|Salary:||Competitive with benefits, subject to skills and experience.|
|Placed On:||23rd May 2019|
|Closes:||23rd June 2019|
The Francis Crick Institute recruitment system will be unavailable from Monday 10th June to Sunday 16th June. Please be aware that you will be able to submit your application through the institute’s website for this vacancy from Monday 17th June.
Contract: Fixed-term, 4 years
We seek a talented and motivated postdoc in computational biology to join the Cancer Genomics laboratory of Peter Van Loo. The post holder will perform large-scale genomics analyses of sarcomas in the context of Genomics England’s 100,000 Genomes project, characterizing the landscape of driver mutations and mutational processes across sarcoma entities, and studying the evolutionary history of sarcomas.
Sarcomas are tumours of mesenchymal origin, encompassing approximately 1% of adult cancers and 15% of childhood cancers. They represent a collection of individually rare cancer types that are often understudied. Through the 100,000 Genomes Project, the UK sarcoma community has collected whole-genome sequences of >1,700 cancer samples from >1,300 sarcoma patients. This now allows us an exciting and unprecedented view into the genomics of these cancers. As part of the Sarcoma GeCIP (Genomics England Clinical Interpretation Partnership), the Cancer Genomics group has taken the lead in the somatic genomics analyses of these data.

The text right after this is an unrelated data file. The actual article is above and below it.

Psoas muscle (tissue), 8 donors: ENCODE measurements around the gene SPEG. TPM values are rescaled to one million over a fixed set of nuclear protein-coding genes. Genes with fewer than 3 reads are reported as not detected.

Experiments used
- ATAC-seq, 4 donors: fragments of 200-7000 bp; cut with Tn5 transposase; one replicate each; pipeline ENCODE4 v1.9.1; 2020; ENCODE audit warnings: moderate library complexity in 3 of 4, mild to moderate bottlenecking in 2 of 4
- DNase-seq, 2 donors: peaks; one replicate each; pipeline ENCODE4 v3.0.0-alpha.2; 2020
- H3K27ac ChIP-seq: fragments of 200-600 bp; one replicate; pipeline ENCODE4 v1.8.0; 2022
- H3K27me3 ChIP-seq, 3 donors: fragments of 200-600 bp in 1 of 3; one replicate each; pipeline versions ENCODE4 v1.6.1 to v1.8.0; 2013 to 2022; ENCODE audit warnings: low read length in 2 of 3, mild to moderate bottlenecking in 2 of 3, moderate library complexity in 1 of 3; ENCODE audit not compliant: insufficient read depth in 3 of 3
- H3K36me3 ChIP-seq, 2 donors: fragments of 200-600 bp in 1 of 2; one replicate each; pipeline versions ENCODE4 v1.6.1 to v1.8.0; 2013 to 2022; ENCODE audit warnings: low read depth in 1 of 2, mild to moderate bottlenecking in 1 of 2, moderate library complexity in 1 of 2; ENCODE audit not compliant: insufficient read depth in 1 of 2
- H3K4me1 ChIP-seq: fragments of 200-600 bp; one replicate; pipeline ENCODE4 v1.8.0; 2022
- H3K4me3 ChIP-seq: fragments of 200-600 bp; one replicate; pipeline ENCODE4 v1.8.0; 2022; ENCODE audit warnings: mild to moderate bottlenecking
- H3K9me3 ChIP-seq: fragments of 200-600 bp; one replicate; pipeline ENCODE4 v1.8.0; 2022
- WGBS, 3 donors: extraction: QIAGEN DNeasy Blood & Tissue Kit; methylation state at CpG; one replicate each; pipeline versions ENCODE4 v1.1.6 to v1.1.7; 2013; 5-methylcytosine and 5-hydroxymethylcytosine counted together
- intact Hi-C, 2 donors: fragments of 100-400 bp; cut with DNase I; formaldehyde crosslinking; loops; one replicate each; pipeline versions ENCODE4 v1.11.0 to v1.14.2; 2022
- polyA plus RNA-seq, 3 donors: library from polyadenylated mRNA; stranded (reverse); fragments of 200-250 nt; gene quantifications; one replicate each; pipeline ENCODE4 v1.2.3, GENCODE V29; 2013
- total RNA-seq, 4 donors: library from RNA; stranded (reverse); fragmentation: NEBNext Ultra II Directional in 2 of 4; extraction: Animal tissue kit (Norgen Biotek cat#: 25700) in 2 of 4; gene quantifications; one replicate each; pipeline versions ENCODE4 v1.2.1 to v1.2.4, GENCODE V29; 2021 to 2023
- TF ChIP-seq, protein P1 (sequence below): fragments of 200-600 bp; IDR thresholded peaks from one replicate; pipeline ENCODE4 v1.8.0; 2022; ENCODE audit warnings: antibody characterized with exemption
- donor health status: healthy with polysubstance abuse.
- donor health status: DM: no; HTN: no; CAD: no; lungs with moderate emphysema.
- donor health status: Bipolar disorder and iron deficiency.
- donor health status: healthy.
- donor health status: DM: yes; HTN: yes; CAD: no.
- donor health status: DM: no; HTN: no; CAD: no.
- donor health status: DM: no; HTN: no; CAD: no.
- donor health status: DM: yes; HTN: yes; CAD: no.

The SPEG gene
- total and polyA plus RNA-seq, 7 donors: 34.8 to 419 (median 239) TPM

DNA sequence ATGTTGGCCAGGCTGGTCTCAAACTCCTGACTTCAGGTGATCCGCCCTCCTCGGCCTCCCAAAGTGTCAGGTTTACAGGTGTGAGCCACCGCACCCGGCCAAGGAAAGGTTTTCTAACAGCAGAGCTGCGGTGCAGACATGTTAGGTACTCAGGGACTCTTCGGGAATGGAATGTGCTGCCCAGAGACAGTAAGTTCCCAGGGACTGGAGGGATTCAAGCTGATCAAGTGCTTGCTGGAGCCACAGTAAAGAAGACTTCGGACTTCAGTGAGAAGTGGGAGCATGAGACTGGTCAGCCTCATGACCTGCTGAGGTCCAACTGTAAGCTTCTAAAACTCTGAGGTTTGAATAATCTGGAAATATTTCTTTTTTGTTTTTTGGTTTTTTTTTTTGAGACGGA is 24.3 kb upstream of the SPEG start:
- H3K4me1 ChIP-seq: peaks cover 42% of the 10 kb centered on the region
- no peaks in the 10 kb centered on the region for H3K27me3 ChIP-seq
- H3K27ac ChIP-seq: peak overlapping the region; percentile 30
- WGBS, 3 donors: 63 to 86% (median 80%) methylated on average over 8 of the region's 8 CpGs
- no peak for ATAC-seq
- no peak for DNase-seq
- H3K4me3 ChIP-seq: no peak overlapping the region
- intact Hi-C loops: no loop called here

This is a highly collaborative project, in which the successful candidate will lead analyses into the drivers, mutational processes and evolution of these sarcomas. The candidate will:
The Francis Crick Institute is a biomedical discovery institute dedicated to understanding the fundamental biology underlying health and disease. Its work is helping to understand why disease develops and to translate discoveries into new ways to prevent, diagnose and treat illnesses such as cancer, heart disease, stroke, infections, and neurodegenerative diseases.
An independent organisation, its founding partners are the Medical Research Council (MRC), Cancer Research UK, Wellcome, UCL (University College London), Imperial College London and King’s College London.
The Crick was formed in 2015, and in 2016 it moved into a new state-of-the-art building in central London which brings together 1500 scientists and support staff working collaboratively across disciplines, making it the biggest biomedical research facility under in one building in Europe.
The Francis Crick Institute will be world-class with a strong national role. Its distinctive vision for excellence includes commitments to collaboration; developing emerging talent and exporting it the rest of the UK; public engagement; and helping turn discoveries into treatments as quickly as possible to improve lives and strengthen the economy.
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